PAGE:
Adam LaRoche Signed by Arizona Diamondbacks: Risk/Reward

Josh LevittSenior Analyst IJanuary 14, 2010

NEW YORK - MAY 09:  Adam LaRoche #25 of the Pittsburgh Pirates bats against the New York Mets on May 9, 2009 at Citi Field in the Flushing neighborhood of the Queens borough of New York City. The Mets defeated the Pirates 10-1.  (Photo by Jim McIsaac/Getty Images)
Jim McIsaac/Getty Images

Adam LaRoche turned down a two-year, $17 million dollar offer from the San Francisco Giants a few weeks back. Today, LaRoche signed a one year deal with the Diamondbacks worth roughly $4-6 million dollars.

Talk about a costly decision:

"The signing—still pending a physical—would mean LaRoche becomes the team's everyday first baseman. That moves Conor Jackson to left field and makes Gerardo Parra the club's fourth outfielder.

"LaRoche batted .277 with 25 homers and 83 RBIs in 150 games for the Pirates, Red Sox, and Braves in 2009. The 30-year-old lefty hitter has notched 20-plus homers in each of his past five seasons—including 32 with the Braves in '06—and sports a career .274 batting average with 136 homers in six seasons in the big leagues."

From the Diamondbacks' perspective, it's easy to like this deal because it offers lots of reward and very little risk.

Risk

  • Potentially blocks Brandon Allen for a year (which might not be a bad thing)
  • Conor Jackson in left field: How will he fare?
  • No longer interested in Jose Valverde?

Reward

  • Short term commitment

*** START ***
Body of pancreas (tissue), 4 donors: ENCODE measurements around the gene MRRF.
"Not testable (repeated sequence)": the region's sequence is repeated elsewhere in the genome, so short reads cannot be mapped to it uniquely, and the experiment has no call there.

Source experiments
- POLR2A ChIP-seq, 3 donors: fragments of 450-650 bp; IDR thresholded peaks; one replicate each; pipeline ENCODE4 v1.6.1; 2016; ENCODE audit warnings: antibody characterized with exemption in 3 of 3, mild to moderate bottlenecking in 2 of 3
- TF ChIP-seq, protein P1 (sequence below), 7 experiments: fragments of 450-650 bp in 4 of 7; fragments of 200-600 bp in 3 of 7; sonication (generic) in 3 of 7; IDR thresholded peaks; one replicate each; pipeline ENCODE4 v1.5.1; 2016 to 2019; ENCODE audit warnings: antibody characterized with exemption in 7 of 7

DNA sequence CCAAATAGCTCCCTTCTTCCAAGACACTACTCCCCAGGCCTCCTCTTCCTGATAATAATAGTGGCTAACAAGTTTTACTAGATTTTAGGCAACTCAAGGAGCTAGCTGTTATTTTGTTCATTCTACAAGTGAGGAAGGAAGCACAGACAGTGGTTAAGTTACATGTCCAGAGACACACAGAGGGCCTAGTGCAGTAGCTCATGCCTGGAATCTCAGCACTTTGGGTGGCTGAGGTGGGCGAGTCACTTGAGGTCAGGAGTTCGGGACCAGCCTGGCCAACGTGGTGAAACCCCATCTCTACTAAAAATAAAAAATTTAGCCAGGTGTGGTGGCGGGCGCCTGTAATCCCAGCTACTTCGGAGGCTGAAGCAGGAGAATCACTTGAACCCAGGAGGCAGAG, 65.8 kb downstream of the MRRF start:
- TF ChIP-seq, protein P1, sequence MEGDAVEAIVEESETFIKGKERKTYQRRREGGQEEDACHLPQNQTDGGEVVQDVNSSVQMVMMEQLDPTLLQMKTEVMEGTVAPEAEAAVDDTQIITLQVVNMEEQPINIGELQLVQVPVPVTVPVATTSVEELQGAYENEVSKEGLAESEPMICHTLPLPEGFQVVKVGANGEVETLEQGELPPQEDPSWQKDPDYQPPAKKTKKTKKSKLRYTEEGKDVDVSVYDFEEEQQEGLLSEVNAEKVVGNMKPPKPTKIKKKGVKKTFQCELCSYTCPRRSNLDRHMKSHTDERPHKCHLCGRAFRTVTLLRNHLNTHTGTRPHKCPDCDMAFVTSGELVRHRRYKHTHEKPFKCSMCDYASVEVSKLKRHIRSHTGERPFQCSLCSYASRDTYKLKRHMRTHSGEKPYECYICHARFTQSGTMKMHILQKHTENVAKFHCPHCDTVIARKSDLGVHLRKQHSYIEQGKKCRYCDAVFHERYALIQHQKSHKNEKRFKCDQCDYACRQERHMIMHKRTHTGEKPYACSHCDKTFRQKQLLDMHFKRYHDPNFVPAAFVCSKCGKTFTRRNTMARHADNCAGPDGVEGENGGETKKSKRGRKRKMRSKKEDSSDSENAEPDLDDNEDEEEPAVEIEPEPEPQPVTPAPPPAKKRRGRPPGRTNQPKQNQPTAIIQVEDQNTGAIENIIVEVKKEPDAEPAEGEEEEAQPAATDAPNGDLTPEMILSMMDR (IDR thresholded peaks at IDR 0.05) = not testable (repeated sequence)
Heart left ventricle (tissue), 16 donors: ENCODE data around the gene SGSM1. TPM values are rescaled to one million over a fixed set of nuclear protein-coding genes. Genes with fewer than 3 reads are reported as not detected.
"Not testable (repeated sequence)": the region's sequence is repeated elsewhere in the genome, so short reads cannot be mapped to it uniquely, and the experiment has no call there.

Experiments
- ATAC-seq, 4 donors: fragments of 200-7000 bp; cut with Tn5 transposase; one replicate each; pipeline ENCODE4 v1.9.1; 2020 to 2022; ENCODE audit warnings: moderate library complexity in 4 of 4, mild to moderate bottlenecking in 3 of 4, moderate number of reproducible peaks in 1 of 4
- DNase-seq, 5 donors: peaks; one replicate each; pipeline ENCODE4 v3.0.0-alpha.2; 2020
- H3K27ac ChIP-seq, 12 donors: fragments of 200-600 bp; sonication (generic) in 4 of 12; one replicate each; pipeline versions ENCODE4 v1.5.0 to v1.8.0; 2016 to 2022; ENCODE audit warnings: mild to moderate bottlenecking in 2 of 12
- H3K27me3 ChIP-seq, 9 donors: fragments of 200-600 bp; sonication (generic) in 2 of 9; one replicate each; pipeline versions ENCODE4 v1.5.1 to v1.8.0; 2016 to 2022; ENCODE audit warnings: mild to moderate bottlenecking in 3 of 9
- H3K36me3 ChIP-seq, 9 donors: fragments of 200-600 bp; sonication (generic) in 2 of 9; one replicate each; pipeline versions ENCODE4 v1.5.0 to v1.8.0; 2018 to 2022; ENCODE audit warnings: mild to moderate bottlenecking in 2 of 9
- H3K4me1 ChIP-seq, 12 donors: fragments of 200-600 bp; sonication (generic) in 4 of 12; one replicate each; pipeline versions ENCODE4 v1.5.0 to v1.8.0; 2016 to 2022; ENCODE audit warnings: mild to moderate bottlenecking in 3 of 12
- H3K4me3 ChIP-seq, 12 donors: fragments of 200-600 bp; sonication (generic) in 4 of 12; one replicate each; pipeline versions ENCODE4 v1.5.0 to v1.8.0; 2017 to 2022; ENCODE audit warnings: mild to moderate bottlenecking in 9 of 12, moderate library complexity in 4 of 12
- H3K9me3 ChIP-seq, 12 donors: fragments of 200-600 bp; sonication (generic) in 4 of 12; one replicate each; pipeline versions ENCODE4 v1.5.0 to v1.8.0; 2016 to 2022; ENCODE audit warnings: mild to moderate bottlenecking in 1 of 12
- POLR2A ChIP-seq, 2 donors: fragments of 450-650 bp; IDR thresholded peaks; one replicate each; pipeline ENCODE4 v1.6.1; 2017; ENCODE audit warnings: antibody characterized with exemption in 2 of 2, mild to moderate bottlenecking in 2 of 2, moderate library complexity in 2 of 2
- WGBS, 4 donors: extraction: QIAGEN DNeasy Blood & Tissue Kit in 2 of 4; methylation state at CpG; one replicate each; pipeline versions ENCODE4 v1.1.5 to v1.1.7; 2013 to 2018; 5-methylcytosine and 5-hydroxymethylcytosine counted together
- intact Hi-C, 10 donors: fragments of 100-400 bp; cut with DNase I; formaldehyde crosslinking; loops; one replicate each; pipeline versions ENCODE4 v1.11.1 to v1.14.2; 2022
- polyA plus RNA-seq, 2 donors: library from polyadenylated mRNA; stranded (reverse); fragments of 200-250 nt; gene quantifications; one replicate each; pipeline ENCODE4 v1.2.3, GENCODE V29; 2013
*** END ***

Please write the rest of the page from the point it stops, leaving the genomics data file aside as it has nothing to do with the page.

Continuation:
• Makes lineup deeper and more potent
  • Adds some much needed power from the left side
  • Quality defensive first baseman (should help other infielders)

Conclusion

Aside from the fact that LaRoche made a huge mistake turning down the Giants' contract offer, playing in Arizona should be a nice fit for him.

This is a team that is loaded with lots of young and talented offensive players and has a realistic chance at making the playoffs. LaRoche has put up consistently good power numbers throughout his career (20-plus home runs in every season since 2005), but LaRoche is a streaky hitter and his struggles at the beginning of the season have been well documented.

But this move signals to that the Diamondbacks are serious about competing in 2010, which is not a surprise, given the contract status of ace Brandon Webb.

I imagine that, by signing LaRoche, the Diamondbacks have moved past their payroll threshold for the season, but I would love to see them remain aggressive on the free agent market. (Jose Valverde?)

And, if by chance the Diamondbacks are not competitive in 2010, then LaRoche could be a useful trade chip at the deadline. Bottom line: If LaRoche is healthy, then I'm confident that this deal will turn out well for the Diamondbacks.

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